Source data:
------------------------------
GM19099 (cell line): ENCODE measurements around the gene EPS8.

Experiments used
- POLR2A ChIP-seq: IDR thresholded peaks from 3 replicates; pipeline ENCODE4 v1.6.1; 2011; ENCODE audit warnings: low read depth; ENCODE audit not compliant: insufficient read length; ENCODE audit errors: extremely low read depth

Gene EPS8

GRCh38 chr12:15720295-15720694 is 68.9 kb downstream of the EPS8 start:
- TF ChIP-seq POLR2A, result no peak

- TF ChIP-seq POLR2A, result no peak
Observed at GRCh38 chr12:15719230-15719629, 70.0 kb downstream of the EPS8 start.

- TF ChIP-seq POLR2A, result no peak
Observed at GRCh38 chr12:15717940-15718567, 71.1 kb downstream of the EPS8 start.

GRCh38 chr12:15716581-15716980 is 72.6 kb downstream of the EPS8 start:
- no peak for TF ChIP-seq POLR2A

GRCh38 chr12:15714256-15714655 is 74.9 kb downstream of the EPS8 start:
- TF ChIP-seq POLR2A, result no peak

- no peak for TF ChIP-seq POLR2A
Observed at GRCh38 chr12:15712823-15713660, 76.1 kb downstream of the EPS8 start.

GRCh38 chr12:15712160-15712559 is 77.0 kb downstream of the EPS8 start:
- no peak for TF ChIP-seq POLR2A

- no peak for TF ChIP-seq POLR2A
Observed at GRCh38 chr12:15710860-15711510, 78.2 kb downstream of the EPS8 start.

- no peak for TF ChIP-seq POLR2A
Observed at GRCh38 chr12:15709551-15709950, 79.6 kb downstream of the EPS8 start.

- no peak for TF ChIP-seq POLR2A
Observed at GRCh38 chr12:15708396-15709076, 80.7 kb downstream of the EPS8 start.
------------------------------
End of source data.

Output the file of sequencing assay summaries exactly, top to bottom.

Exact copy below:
GM19099 (cell line): ENCODE measurements around the gene EPS8.

Experiments used
- POLR2A ChIP-seq: IDR thresholded peaks from 3 replicates; pipeline ENCODE4 v1.6.1; 2011; ENCODE audit warnings: low read depth; ENCODE audit not compliant: insufficient read length; ENCODE audit errors: extremely low read depth

Gene EPS8

GRCh38 chr12:15720295-15720694 is 68.9 kb downstream of the EPS8 start:
- TF ChIP-seq POLR2A, result no peak

- TF ChIP-seq POLR2A, result no peak
Observed at GRCh38 chr12:15719230-15719629, 70.0 kb downstream of the EPS8 start.

- TF ChIP-seq POLR2A, result no peak
Observed at GRCh38 chr12:15717940-15718567, 71.1 kb downstream of the EPS8 start.

GRCh38 chr12:15716581-15716980 is 72.6 kb downstream of the EPS8 start:
- no peak for TF ChIP-seq POLR2A

GRCh38 chr12:15714256-15714655 is 74.9 kb downstream of the EPS8 start:
- TF ChIP-seq POLR2A, result no peak

- no peak for TF ChIP-seq POLR2A
Observed at GRCh38 chr12:15712823-15713660, 76.1 kb downstream of the EPS8 start.

GRCh38 chr12:15712160-15712559 is 77.0 kb downstream of the EPS8 start:
- no peak for TF ChIP-seq POLR2A

- no peak for TF ChIP-seq POLR2A
Observed at GRCh38 chr12:15710860-15711510, 78.2 kb downstream of the EPS8 start.

- no peak for TF ChIP-seq POLR2A
Observed at GRCh38 chr12:15709551-15709950, 79.6 kb downstream of the EPS8 start.

- no peak for TF ChIP-seq POLR2A
Observed at GRCh38 chr12:15708396-15709076, 80.7 kb downstream of the EPS8 start.